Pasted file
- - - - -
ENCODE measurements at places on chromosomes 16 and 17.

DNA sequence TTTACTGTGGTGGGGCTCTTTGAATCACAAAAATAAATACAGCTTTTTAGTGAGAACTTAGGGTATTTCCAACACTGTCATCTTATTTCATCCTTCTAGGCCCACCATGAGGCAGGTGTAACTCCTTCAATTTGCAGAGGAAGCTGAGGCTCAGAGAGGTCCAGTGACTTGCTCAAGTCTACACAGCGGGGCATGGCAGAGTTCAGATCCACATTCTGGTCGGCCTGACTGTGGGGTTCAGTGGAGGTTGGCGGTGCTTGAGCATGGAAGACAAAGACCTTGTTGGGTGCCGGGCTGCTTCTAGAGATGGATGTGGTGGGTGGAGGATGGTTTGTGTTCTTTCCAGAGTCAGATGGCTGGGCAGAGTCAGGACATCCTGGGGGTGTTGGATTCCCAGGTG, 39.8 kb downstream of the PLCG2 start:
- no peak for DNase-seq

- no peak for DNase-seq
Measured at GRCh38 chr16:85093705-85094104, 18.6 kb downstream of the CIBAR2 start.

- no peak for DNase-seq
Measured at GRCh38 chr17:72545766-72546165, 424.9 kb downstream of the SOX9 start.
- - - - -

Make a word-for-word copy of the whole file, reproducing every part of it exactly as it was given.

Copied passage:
ENCODE measurements at places on chromosomes 16 and 17.

DNA sequence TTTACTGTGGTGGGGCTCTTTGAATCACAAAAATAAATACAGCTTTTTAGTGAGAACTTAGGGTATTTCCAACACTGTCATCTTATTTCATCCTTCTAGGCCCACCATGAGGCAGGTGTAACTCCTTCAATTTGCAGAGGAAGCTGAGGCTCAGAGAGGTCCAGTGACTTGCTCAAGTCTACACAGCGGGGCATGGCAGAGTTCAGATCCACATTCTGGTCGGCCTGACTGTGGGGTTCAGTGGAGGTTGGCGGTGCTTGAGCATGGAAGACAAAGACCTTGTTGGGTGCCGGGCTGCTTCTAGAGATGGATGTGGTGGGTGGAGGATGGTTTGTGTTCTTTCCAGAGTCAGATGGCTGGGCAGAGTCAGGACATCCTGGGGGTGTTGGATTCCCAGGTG, 39.8 kb downstream of the PLCG2 start:
- no peak for DNase-seq

- no peak for DNase-seq
Measured at GRCh38 chr16:85093705-85094104, 18.6 kb downstream of the CIBAR2 start.

- no peak for DNase-seq
Measured at GRCh38 chr17:72545766-72546165, 424.9 kb downstream of the SOX9 start.